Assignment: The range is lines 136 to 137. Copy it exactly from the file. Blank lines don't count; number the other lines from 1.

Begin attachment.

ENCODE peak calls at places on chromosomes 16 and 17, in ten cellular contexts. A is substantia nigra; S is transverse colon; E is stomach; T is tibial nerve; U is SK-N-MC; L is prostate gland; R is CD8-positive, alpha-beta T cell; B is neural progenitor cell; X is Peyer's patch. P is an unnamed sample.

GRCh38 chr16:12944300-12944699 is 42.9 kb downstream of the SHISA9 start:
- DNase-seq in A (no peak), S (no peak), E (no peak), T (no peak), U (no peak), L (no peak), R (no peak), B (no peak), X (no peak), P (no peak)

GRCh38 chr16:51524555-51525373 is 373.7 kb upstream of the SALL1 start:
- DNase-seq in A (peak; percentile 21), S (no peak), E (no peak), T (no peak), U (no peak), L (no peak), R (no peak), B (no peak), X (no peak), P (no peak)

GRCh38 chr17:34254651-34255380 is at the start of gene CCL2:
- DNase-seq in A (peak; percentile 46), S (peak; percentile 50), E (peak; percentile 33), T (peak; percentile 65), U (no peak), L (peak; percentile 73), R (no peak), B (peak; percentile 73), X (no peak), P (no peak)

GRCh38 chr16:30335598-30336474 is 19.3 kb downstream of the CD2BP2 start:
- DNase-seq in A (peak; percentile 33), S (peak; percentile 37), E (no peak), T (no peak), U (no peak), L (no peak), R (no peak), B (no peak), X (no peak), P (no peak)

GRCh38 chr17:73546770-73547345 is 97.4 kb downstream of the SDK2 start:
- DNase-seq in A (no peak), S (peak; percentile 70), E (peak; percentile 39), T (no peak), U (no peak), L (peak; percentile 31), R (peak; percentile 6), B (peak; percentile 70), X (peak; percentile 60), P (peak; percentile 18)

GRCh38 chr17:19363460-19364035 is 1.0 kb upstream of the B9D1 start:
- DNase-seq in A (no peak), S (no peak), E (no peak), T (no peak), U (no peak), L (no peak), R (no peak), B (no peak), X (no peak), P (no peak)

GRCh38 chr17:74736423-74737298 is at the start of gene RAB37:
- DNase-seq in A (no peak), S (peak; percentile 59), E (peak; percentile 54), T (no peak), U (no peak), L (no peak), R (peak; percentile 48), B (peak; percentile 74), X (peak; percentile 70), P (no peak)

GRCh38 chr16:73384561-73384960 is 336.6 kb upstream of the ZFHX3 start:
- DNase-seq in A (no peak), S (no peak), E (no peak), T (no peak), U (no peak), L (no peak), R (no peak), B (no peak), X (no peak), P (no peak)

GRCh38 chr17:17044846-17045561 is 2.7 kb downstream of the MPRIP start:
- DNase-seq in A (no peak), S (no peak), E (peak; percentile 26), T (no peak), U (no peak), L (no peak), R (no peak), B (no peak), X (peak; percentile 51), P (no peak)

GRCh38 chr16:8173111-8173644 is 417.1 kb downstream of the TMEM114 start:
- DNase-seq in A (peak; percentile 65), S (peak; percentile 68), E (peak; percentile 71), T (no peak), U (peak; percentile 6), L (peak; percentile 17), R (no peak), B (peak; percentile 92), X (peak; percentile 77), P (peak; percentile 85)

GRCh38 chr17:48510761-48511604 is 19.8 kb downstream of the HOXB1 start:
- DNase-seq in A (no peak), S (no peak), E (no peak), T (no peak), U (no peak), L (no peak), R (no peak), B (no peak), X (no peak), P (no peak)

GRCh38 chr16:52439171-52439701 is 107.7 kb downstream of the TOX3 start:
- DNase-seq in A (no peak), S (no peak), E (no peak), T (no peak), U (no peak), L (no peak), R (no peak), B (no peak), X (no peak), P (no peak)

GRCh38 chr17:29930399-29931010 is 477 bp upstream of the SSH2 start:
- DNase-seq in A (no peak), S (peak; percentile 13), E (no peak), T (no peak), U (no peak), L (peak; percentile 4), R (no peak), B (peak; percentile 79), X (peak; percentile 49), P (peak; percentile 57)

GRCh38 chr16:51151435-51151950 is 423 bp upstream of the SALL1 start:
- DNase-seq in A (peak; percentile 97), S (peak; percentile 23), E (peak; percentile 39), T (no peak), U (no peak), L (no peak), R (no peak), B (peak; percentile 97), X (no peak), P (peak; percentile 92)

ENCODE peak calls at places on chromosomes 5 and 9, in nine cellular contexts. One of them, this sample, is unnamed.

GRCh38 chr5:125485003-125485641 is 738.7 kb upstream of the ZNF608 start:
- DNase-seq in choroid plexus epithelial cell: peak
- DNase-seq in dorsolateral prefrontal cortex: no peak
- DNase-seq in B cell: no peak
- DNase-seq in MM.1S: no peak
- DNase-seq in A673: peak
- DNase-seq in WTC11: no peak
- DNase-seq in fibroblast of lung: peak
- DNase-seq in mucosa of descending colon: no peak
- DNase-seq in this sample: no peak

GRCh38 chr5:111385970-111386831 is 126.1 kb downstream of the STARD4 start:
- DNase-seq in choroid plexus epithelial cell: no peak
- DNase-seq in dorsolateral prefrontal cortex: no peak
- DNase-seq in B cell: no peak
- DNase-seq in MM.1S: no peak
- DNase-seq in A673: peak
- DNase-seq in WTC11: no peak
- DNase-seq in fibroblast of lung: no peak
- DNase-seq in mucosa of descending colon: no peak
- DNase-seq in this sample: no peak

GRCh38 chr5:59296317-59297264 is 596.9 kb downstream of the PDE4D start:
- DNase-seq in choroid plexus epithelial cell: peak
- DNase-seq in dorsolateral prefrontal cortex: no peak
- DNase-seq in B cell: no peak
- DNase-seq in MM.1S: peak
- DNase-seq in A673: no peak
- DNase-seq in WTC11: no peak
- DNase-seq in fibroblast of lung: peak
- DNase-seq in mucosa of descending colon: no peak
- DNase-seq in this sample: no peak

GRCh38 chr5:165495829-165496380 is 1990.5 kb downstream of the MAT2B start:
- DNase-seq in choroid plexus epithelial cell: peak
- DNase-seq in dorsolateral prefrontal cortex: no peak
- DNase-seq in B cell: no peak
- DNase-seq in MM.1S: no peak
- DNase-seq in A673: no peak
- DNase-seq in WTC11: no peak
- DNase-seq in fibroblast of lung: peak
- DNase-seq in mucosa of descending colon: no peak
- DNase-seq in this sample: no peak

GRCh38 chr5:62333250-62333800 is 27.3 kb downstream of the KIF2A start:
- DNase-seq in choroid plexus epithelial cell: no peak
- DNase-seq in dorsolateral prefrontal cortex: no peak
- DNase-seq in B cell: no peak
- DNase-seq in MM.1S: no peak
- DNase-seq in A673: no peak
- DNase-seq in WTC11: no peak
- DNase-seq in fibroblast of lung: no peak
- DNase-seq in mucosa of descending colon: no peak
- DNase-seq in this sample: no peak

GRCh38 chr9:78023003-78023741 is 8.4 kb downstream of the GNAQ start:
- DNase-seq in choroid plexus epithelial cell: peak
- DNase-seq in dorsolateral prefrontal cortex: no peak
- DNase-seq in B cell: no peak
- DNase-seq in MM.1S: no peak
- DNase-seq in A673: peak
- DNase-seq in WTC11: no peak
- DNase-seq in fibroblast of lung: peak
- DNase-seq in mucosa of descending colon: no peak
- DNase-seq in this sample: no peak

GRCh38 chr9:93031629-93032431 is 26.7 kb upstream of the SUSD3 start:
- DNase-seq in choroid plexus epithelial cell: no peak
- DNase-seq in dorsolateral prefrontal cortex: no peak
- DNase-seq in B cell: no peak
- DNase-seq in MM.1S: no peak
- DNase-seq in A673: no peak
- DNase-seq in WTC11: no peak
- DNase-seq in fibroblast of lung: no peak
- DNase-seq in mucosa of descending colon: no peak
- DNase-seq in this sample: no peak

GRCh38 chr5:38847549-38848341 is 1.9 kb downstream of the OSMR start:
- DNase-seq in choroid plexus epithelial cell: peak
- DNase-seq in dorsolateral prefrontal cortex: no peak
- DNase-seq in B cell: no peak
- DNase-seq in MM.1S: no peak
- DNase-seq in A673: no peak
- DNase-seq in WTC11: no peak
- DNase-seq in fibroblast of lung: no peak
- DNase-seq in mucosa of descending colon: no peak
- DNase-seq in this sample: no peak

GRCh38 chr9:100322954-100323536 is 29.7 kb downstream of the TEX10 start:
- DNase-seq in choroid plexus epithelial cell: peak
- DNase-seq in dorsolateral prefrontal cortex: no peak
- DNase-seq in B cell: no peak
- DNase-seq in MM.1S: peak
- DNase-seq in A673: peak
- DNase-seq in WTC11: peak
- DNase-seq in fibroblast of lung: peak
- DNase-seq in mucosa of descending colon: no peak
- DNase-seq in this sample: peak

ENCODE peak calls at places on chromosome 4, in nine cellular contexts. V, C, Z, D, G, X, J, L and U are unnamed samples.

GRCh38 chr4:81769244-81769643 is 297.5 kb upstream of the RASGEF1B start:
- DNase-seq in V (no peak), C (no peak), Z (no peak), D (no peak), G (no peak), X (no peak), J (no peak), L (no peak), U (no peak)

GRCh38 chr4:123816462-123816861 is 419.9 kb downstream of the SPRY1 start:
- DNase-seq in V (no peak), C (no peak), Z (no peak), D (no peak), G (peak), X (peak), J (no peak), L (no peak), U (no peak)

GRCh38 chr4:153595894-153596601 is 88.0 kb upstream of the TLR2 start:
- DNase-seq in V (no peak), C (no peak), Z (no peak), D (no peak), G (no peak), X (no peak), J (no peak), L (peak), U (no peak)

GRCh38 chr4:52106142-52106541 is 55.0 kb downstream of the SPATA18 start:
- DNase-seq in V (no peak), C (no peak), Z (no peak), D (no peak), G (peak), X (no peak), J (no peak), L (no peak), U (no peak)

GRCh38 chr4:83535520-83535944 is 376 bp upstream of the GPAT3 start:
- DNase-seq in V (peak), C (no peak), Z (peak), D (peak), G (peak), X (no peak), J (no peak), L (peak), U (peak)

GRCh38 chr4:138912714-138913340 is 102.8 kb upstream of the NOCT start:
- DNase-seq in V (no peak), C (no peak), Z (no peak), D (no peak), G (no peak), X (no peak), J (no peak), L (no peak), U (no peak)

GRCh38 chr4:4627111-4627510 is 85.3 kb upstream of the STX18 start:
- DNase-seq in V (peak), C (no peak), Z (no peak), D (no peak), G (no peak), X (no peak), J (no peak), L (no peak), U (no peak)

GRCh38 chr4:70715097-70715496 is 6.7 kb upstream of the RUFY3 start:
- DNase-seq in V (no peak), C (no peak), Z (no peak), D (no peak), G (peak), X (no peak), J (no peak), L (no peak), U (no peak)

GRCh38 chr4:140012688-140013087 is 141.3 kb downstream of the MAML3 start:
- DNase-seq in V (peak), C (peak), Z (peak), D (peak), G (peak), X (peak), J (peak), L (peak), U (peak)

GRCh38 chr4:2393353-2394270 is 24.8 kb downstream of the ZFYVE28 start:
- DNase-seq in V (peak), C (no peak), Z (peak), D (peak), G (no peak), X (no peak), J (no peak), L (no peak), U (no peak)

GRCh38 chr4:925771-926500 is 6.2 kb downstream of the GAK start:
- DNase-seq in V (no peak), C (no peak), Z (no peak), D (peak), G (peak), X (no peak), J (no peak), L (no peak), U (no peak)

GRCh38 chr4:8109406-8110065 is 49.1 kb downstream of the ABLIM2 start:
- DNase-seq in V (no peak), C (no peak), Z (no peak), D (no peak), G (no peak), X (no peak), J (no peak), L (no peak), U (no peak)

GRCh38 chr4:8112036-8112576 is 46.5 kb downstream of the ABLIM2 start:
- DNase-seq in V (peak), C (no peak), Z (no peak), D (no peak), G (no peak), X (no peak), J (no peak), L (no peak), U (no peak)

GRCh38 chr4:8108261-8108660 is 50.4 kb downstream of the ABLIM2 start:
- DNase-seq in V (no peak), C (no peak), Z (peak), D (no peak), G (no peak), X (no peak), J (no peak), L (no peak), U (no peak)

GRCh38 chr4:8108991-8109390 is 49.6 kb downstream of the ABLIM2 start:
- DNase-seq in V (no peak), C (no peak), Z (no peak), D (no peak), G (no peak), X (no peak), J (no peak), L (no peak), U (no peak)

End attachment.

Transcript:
GRCh38 chr4:70715097-70715496 is 6.7 kb upstream of the RUFY3 start:
- DNase-seq in V (no peak), C (no peak), Z (no peak), D (no peak), G (peak), X (no peak), J (no peak), L (no peak), U (no peak)